Auschwitz Belongs to Us All

Last week, I posted a somewhat philosophical (rambling?) response to Marta Ascoli’s Auschwitz Belongs to Us All. While I stand by the things I said in the previous review, I honestly think I wrote more about ideas the book led me to than about the book itself—and I wanted to do justice to the book, as it’s a remarkable piece of writing.

Ascoli was a young, half-Jewish woman who was deported first to Birkenau (a women’s camp inside Auschwitz), then moved to Bergen-Belsen near the end of WWII. In her author’s note, she explains her purpose in bearing witness: “[T]oday, before the last survivors pass away and a veil of forgetfulness descends over the Nazi death camps and the genocide of the Jewish people. I… feel a sense of duty to contribute my testimony.”  At the same time she notes that she “deliberately left out many facts so [the] story will not become oppressively bleak for readers.” This reticence, which might at first seem a failing, is one of the great strengths of this book. Ascoli’s spare prose makes her story much more moving than a more “dramatic” account might. She lets the events speak for themselves, and they do speak—loudly and disturbingly.

The camps themselves were designed to maximize the suffering of those interned there. For example, “There were no roads, just tracks, and one had to walk everywhere through mud”; slave labor and starvation rations weren’t enough, these we augmented by energy-draining slogs across the camp to the locations where the labor was performed. Prisoners were repeatedly “sorted”  via a process with no apparent logic—at any moment, they might be counted off and every third or every fourth prisoner would be sent to the crematoria. To make the process even more inhumane, the women were often stripped at the beginning of this process.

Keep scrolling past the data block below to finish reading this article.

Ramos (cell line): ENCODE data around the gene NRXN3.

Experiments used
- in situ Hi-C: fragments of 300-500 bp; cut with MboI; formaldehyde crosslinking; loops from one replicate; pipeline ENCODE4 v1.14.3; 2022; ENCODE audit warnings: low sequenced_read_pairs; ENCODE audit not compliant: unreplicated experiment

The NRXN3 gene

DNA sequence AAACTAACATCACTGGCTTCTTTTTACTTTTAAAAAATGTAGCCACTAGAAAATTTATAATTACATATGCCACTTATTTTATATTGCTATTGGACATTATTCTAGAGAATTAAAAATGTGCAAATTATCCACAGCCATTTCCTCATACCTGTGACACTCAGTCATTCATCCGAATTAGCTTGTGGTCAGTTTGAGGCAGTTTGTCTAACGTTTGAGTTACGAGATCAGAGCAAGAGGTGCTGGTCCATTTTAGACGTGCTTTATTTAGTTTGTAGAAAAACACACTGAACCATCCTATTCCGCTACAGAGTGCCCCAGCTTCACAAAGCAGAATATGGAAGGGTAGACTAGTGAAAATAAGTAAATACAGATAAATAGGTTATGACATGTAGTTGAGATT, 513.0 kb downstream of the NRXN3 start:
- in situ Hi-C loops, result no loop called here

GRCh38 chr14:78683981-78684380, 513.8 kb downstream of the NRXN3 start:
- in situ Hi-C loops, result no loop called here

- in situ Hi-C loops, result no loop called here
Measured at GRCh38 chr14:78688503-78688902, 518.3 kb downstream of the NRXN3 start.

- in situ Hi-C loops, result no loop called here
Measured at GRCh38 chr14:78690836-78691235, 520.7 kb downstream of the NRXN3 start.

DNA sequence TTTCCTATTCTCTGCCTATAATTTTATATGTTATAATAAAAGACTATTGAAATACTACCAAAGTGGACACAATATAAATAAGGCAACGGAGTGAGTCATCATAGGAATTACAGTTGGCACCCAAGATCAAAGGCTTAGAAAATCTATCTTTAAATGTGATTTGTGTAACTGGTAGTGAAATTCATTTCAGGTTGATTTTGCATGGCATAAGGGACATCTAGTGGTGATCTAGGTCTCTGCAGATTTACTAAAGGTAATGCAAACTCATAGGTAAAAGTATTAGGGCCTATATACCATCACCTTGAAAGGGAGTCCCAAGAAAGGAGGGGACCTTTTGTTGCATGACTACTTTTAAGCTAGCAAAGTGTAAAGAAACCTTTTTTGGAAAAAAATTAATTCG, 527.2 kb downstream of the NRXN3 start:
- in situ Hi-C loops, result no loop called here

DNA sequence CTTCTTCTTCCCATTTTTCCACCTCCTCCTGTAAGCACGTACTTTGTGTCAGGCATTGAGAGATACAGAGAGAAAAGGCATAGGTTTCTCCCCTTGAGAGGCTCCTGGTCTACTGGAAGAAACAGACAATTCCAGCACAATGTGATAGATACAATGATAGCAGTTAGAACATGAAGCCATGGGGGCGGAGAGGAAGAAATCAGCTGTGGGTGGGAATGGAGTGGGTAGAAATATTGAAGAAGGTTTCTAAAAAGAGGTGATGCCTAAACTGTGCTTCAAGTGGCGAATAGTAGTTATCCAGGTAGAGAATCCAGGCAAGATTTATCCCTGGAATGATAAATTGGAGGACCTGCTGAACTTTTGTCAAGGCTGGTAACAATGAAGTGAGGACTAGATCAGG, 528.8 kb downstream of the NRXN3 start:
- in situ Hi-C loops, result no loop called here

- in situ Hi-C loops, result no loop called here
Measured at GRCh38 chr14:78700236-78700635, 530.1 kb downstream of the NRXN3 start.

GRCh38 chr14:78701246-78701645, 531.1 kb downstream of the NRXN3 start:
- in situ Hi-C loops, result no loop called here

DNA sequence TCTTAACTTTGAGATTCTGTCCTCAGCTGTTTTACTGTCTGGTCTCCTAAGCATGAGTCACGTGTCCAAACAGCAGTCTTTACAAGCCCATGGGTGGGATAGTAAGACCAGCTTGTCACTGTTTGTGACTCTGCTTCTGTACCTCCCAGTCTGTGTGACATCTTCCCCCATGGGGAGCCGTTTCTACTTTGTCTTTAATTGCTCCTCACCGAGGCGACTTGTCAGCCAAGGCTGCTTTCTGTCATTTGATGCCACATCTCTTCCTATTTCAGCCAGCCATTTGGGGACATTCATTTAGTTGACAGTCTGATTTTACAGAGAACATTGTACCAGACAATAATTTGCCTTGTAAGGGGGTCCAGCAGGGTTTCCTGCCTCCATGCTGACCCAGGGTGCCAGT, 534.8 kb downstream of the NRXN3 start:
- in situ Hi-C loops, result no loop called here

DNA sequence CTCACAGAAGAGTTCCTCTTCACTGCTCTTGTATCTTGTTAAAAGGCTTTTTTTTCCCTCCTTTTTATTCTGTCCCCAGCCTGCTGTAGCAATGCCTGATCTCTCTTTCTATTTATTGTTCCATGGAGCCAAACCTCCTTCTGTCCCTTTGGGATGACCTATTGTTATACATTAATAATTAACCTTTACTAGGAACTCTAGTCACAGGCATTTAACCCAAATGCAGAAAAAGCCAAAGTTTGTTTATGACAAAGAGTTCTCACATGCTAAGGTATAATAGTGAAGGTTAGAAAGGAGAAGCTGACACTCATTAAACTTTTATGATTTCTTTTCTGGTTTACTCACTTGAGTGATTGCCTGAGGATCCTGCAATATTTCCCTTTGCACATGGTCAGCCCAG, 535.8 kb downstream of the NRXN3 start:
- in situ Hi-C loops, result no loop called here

In some Holocaust narratives, a few individual prisoners manage to retain their humanity, but this was not Ascoli’s experience: “In the camp I met all kinds of people, from intellectuals to farmers and factory workers. Without exception, they all had become dehumanized through their suffering and grown selfish in their struggle for survival. Despite the huge number of people in our camp, each of us carried our cross alone…. the only thing that would matter anymore was your own existence, which—despite the tragedy of it all—was all you had left and might soon come to an end.” I don’t point this out to suggest that Ascoli is in any way a lesser person than the writers of those other narratives, but rather to argue that her honesty about her own loss of humanity requires significant courage. She doesn’t turn herself into a heroine, doesn’t claim she had some resilience others lacked.

Reading Ascoli’s narrative is a difficult experience that calls into question any beliefs one might have about the essentially good nature of human beings. The guards inside the camps, the citizens living outside the camps or along the rail lines that take prisoners to the camps at best observe the suffering with equanimity—and many of them take great pleasure in it. This willing participation in (or at least indifference to) genocide is a reminder of how carefully each of us needs to protect whatever spark of decency and love lies within us. Ascoli’s narratve suggests that participation in brutality is all too easy to become accustomed to.

So why read this book?

Because it offers us a truth. Because it forces us to live with the memory of the worst our species had done. Because it keeps us from thinking “I would never….” We mourn as we read this book, but it can also strengthen us in our own resolve to be the best people we can be, to have the courage to say “no” to abuses of authority. I can’t overemphasize the value of this book—you will come away shaken, but also strengthened by bearing withness to Ascoli’s experiences.